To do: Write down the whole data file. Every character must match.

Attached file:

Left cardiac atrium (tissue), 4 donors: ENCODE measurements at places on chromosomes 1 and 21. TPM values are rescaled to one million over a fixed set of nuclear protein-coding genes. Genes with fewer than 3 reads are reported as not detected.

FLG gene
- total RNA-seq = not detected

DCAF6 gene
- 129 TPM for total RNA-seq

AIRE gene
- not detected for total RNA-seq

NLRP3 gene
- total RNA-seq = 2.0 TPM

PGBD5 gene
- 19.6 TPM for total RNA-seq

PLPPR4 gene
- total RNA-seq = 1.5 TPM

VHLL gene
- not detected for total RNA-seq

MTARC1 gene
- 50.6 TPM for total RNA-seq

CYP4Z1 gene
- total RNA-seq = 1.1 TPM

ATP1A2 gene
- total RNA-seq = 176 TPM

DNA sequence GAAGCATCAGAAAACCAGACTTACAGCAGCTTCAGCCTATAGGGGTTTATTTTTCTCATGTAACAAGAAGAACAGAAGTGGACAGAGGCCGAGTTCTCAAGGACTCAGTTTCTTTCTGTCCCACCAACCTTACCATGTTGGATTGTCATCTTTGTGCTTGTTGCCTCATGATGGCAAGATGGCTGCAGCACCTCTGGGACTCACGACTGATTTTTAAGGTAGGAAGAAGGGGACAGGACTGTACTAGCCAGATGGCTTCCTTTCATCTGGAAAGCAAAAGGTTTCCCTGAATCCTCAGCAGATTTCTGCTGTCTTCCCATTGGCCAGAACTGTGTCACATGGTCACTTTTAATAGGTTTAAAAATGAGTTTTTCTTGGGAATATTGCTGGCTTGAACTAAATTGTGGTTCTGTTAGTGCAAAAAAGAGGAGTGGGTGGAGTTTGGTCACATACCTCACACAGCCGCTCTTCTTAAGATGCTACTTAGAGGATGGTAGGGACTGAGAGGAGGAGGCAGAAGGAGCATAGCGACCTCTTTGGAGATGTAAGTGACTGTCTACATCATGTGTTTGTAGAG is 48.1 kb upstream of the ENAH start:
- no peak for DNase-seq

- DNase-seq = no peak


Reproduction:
Left cardiac atrium (tissue), 4 donors: ENCODE measurements at places on chromosomes 1 and 21. TPM values are rescaled to one million over a fixed set of nuclear protein-coding genes. Genes with fewer than 3 reads are reported as not detected.

FLG gene
- total RNA-seq = not detected

DCAF6 gene
- 129 TPM for total RNA-seq

AIRE gene
- not detected for total RNA-seq

NLRP3 gene
- total RNA-seq = 2.0 TPM

PGBD5 gene
- 19.6 TPM for total RNA-seq

PLPPR4 gene
- total RNA-seq = 1.5 TPM

VHLL gene
- not detected for total RNA-seq

MTARC1 gene
- 50.6 TPM for total RNA-seq

CYP4Z1 gene
- total RNA-seq = 1.1 TPM

ATP1A2 gene
- total RNA-seq = 176 TPM

DNA sequence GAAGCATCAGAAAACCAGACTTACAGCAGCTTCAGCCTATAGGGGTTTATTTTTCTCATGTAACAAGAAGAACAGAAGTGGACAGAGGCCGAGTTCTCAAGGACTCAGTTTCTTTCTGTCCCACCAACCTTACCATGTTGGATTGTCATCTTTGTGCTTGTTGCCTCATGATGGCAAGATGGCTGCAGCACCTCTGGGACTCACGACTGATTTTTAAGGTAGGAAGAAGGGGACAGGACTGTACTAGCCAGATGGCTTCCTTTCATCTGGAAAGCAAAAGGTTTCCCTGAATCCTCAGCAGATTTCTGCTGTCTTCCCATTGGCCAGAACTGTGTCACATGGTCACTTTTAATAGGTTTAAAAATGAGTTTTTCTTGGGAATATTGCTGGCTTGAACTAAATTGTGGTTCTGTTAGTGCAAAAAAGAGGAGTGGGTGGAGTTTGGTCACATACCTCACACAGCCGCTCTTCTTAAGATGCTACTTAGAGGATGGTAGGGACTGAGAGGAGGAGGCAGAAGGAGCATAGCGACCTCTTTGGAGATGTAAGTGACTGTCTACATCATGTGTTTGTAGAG is 48.1 kb upstream of the ENAH start:
- no peak for DNase-seq

- DNase-seq = no peak